That is why it is so outrageous to hear important politicians - some of whom also even happen to be members of Parliament - recommending that their party ought to resort to rigging the 2016 presidential and parliamentary elections: because in their view their party lost the 2012 presidential and parliamentary elections because they were rigged by their opponents.

Clearly, that is a recipe for disaster - and it is intolerable and totally unacceptable for politicians to make such inflamatory statements in our democracy. Politicians who make fiery speeches that inflame passions and polarise society do a great disservice to Ghanaian democracy.

The NPP's Kennedy Ohene Adjapongs and Bernard Antwi-Boasiakos, and the NDC's Robert Owusus must bow their heads in shame, in that regard.

Why do such too-clever-by-half, hardline politicians, have  the gall and audacity to act as if winning the 2016 elections is a divine right of their political grouping, I ask? Well, it isn't, actually.

And neither is the Republic of Ghana the private property, nor the plaything, of any politician or political grouping in our nation.

Their polarising and extremist pronouncements could tip Ghana over the precipice. Yet, the vast majority of ordinary people in Ghana, simply want to live in peace - and want a peaceful outcome to the 2016 presidential and parliamentary elections. Some of us are thoroughly fed up with their tiresome and endless posturing.

It is important that men and women of goodwill throughout the country, and civil society organisations dedicated to ensuring good governance and accountability in Ghana, act to take all the necessary steps needed to ensure that the 2016 presidential and parliamentary elections are free, fair and violence-free.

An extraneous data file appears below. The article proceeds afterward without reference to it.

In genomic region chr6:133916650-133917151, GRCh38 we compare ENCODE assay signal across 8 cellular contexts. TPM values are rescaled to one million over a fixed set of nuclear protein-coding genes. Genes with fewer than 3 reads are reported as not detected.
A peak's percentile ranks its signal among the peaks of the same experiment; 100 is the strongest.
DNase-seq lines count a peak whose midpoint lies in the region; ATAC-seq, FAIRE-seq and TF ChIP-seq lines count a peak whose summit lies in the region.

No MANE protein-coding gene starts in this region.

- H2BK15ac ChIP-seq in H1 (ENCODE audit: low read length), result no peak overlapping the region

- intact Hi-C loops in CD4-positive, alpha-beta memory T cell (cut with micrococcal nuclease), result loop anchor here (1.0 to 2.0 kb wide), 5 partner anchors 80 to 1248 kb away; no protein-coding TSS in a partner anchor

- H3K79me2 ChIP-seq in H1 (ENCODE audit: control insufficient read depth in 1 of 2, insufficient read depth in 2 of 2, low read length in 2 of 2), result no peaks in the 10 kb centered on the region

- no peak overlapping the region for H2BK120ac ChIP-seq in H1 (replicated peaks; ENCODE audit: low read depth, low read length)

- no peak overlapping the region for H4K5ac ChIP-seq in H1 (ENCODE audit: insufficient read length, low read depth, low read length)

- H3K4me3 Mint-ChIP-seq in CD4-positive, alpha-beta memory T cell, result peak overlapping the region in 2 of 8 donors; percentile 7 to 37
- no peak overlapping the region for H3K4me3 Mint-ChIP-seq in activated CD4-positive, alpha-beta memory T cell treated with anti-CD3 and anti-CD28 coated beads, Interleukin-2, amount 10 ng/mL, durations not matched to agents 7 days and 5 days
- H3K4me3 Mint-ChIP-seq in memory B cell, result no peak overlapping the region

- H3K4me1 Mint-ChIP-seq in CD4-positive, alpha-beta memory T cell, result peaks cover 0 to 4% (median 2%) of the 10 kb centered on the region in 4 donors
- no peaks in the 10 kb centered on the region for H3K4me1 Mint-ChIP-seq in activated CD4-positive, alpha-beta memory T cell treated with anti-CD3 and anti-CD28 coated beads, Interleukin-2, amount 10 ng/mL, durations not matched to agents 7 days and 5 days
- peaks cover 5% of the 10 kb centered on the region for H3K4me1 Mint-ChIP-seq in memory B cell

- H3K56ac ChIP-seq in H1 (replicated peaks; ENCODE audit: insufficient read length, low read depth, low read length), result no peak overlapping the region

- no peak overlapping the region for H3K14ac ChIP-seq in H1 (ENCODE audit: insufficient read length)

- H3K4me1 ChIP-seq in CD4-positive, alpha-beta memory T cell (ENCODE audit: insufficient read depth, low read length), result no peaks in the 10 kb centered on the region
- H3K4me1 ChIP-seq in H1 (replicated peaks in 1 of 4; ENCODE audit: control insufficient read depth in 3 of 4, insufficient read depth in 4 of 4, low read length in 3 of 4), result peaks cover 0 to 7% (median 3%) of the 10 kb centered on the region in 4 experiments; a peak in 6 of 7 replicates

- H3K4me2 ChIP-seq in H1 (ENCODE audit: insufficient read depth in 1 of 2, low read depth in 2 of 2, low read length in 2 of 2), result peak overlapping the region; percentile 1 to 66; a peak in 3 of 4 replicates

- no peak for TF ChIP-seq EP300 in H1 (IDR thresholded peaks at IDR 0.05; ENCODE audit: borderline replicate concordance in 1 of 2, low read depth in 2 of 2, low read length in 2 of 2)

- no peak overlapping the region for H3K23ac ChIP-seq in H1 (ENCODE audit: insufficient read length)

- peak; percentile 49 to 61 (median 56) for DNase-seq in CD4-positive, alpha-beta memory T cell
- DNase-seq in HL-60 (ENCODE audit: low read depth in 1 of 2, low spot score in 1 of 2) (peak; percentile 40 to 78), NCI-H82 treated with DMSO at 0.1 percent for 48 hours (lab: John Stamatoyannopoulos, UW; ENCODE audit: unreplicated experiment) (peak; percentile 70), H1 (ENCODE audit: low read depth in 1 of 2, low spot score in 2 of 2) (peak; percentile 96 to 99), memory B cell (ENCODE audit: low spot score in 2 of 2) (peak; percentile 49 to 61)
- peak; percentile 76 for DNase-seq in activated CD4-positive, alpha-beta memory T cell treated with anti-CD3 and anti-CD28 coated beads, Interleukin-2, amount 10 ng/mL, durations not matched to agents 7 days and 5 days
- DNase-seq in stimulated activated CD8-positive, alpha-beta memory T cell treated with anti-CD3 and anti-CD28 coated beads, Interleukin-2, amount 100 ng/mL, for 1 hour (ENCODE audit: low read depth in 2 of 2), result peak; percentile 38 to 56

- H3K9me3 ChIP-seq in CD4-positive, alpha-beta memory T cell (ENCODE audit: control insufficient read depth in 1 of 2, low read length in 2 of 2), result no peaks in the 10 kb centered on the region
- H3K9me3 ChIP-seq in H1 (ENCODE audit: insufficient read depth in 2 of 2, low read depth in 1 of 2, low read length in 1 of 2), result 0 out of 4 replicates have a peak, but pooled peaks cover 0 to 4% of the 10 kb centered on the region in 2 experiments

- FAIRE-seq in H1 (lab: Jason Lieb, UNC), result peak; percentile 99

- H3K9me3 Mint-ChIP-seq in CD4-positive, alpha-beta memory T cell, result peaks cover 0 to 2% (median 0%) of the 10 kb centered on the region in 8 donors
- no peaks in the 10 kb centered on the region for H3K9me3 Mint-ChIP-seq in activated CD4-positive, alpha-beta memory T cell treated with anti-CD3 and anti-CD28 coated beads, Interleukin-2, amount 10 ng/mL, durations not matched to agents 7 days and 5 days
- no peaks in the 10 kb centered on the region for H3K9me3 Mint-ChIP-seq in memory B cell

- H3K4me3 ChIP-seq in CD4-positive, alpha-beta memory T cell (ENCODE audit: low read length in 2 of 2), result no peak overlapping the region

Ghana's stability, and the peaceful atmosphere the country enjoys, are important factors in attracting investment into our nation. And continued investment in our national economy creates jobs for unemployed young people. We must all therefore ensure that Ghana remains peaceful after the 2016 presidential and parliamentary elections.

Above all,  it is important that politicians and political parties understand clearly that ensuring that our country remains peaceful and stable at all material times, is the best contribution to the nation-building effort, which they can collectively make, to ensure the transformation of Ghanaian society, into an African equivalent of the egalitarian societies of Scandinavia.

That is why all the political parties in Ghana ought to pledge to ensure that they will not do anything that will mar the 2016 presidential and parliamentary elections - and also commit to ensuring free and fair elections in each one of the 26,000 or so polling stations across Ghana. Ghana and its hard-pressed people deserve no less from the nation's political class and political parties.